Review Price free/subscription
Navman S300 T Sat-Nav - Navman S300 T
Navman also integrates 3D models of landmarks into the map view, which sounds like a very useful addition. However, as we have found with all sat-navs offering this feature, the models are far too sparse, mostly covering cities and primarily London. They also don't appear within the 3D map view soon enough. You need to be pretty close to see them on the screen, when outside your car window the landmark will have been looming for some time.
Speed warnings pop up when you exceed the prevailing limit, with a bell sound to notify you of your transgression. The S300 T also includes a free trial of safety cameras, lasting 12 months. But after that each year of UK updates costs £34.95, or £69.90 for three years. Europe-wide updates cost £49.95 and £99.90 respectively. Safety camera warnings pop up clearly at the bottom of the screen.
The S300's Traffic uses the conventional RDS-TMC system, with a lifetime subscription prepaid out of the box. The FM receiver is cunningly concealed in the car power adapter, so the system won't work at all if this isn't attached. You can get a map overview of current traffic problems in the local area, and you can see details of each incident by clicking on it. But more importantly the Navman will prompt you when it detects congestion on your current route, and proactively suggest an alternative if necessary.
The S300 T also incorporates media playback facilities. File support includes WAV, WMA and MP3 audio plus MP4, MOV, AVI, WMV, ASF and 3GP video, although adding a MicroSD card is recommended as the 1GB of internal memory will quickly fill up. We also had trouble playing the files we tried, although our sample was an early model so might not have had this feature fully implemented. There's a built-in FM transmitter so you can tune your car stereo to the S300 T's audio output instead of using the built-in speaker.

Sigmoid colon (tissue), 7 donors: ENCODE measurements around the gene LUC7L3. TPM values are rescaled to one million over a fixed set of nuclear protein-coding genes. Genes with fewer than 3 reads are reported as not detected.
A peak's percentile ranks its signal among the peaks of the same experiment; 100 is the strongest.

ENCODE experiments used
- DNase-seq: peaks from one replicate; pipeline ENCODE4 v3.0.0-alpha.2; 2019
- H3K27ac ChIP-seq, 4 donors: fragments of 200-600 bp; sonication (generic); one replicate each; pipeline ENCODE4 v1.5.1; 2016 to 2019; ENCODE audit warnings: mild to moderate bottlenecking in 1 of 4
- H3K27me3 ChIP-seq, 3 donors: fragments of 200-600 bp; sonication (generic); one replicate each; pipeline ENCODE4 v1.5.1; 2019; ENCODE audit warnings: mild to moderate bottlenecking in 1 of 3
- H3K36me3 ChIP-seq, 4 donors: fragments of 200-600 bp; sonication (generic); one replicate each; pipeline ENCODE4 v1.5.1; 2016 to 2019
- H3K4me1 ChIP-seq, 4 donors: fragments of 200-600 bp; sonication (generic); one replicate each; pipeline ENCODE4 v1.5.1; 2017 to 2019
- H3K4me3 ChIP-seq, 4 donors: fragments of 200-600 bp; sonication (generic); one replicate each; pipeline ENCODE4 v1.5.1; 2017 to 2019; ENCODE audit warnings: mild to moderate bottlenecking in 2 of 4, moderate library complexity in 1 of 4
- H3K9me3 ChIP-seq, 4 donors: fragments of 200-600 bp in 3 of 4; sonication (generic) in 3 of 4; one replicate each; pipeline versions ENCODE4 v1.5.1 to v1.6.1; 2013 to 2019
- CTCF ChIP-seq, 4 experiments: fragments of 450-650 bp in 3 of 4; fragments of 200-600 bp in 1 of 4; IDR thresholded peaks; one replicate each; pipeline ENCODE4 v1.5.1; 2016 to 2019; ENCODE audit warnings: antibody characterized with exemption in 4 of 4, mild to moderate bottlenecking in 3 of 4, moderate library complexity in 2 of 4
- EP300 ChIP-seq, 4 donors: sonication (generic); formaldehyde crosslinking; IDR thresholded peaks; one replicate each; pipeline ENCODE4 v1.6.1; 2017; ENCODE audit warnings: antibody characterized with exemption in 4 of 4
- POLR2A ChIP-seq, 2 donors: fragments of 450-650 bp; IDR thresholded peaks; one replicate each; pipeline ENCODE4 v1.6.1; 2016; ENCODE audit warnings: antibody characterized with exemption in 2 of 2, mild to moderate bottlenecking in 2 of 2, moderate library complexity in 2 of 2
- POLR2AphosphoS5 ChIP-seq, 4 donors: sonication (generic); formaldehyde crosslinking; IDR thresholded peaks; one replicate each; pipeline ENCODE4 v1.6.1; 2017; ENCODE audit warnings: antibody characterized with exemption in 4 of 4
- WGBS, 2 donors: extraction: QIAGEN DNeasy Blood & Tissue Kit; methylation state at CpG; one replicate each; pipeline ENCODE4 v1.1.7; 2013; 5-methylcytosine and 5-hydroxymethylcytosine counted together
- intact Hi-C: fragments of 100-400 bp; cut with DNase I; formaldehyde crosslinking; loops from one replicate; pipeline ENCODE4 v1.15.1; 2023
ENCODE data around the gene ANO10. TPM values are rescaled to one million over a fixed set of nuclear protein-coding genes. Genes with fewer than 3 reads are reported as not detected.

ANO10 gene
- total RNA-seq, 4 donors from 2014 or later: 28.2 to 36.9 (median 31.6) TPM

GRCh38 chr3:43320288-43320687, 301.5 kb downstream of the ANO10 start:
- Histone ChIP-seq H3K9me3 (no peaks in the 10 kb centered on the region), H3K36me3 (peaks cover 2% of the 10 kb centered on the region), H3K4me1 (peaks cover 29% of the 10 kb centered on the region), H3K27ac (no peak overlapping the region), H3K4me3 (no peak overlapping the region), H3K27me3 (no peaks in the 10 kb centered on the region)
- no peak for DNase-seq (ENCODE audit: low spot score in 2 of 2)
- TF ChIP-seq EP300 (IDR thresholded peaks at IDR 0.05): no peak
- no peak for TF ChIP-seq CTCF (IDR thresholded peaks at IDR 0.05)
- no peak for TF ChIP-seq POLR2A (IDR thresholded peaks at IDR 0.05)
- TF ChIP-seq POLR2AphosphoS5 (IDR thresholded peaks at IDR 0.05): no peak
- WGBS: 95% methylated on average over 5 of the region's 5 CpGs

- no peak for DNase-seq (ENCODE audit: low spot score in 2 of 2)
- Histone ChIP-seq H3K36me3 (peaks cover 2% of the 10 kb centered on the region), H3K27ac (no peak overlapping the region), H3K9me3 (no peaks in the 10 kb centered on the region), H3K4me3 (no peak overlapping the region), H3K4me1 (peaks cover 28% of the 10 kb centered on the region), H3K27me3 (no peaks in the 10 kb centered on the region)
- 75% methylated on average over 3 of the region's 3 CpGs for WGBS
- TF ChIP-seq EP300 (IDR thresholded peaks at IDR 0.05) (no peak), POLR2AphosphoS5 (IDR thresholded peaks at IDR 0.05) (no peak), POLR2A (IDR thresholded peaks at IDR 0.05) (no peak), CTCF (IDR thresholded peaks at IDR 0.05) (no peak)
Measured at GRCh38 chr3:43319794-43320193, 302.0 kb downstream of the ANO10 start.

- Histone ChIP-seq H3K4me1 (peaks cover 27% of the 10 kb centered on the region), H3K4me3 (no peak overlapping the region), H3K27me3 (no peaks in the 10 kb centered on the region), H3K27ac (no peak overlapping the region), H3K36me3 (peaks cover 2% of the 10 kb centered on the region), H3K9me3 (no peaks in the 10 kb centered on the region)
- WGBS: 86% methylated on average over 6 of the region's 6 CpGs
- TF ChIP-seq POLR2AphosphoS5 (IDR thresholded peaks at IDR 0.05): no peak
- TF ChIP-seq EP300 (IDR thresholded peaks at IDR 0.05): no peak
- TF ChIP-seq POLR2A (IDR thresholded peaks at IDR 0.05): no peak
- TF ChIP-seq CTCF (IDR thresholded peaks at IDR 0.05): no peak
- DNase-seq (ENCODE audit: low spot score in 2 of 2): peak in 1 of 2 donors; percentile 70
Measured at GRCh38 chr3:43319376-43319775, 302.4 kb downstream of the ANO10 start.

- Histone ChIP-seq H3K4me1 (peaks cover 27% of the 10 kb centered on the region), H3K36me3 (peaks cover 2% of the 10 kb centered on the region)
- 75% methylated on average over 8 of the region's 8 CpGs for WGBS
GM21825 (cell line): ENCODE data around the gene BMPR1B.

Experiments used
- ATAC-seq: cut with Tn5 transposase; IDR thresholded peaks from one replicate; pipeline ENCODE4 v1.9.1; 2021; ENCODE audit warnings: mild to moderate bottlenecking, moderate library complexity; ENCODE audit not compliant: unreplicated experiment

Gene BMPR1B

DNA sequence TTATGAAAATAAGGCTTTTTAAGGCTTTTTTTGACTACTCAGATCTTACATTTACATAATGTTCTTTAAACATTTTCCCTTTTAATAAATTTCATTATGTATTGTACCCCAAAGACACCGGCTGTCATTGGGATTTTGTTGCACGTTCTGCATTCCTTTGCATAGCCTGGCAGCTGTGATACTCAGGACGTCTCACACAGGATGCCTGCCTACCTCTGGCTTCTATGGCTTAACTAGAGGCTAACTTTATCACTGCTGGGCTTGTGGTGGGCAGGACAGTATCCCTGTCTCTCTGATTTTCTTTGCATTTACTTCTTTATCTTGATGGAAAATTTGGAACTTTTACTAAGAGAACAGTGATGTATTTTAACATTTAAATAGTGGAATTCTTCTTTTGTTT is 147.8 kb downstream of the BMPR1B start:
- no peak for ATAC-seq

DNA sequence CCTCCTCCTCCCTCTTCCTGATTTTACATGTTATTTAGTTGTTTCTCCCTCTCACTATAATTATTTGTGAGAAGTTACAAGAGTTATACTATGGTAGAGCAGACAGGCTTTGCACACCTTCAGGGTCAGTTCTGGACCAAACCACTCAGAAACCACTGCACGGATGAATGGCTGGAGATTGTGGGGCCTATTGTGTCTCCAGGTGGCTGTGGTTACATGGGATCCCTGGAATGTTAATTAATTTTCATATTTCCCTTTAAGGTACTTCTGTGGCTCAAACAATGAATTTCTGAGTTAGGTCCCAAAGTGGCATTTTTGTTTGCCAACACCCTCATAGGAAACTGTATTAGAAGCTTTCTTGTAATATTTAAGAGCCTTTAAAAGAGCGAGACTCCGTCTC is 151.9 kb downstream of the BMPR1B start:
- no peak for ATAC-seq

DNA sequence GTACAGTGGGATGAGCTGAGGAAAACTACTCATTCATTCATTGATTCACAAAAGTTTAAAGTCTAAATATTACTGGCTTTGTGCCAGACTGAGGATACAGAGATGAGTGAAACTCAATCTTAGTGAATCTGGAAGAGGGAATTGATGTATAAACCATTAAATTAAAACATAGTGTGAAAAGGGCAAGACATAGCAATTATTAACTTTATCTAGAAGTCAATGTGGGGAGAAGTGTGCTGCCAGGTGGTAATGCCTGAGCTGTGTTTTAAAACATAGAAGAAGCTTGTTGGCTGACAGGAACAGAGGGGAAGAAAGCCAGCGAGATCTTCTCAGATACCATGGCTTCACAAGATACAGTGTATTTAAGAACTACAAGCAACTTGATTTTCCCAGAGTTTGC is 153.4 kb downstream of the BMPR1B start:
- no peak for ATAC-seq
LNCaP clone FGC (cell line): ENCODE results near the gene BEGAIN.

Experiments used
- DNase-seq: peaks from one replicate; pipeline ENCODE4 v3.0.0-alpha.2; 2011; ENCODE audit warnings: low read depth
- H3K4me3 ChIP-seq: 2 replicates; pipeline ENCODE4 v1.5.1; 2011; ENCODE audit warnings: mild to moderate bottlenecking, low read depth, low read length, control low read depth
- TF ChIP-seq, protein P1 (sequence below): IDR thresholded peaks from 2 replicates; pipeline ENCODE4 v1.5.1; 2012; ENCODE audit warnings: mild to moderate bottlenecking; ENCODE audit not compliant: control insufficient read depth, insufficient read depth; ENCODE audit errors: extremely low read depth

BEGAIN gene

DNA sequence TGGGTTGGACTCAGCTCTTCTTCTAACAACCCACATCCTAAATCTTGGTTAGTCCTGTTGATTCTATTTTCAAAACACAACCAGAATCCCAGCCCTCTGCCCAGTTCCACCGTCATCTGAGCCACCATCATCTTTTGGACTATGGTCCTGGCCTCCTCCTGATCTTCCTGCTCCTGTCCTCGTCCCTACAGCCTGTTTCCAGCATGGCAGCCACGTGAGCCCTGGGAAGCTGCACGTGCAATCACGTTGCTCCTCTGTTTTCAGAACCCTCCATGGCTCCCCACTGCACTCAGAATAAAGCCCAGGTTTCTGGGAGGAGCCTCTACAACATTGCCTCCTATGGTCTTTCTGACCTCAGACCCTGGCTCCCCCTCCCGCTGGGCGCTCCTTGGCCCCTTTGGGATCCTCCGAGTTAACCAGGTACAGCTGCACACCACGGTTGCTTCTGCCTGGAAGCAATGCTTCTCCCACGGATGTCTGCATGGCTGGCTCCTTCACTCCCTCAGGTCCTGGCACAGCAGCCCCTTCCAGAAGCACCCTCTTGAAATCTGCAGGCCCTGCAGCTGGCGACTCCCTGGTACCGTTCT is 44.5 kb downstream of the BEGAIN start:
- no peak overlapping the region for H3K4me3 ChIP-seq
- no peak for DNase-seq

Feature-for-feature, the S300 T is fairly competitive, coming in slightly cheaper than directly comparable devices such as TomTom's 730T or Garmin's 765T. It also has aesthetics in its favour. The real decider, however, is not the specs list but how you can cope with Glide Touch. We find it generally a bit frustrating, detracting from an otherwise capable piece of hardware. Sat-navs need to be dependable, and a finicky interface will rapidly prove annoying. iPhone owners might grow to like it, but we would still have preferred an evolution of the previous SmartST interface.
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